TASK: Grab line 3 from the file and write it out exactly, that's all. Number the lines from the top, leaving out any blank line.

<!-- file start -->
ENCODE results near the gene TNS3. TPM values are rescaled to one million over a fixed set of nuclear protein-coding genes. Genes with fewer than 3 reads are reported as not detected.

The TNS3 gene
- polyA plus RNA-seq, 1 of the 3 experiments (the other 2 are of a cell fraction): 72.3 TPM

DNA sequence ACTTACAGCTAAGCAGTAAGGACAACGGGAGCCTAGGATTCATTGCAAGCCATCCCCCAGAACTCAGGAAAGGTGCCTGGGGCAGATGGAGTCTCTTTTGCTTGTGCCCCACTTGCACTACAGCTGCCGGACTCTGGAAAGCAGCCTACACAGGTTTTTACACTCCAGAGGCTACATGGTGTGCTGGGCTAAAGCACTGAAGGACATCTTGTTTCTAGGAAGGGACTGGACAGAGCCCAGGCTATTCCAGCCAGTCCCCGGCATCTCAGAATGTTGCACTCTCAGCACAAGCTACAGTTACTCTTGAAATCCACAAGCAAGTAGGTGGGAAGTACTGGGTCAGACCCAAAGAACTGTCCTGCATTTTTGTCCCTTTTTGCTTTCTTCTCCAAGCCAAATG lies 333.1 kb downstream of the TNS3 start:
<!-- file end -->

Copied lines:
- polyA plus RNA-seq, 1 of the 3 experiments (the other 2 are of a cell fraction): 72.3 TPM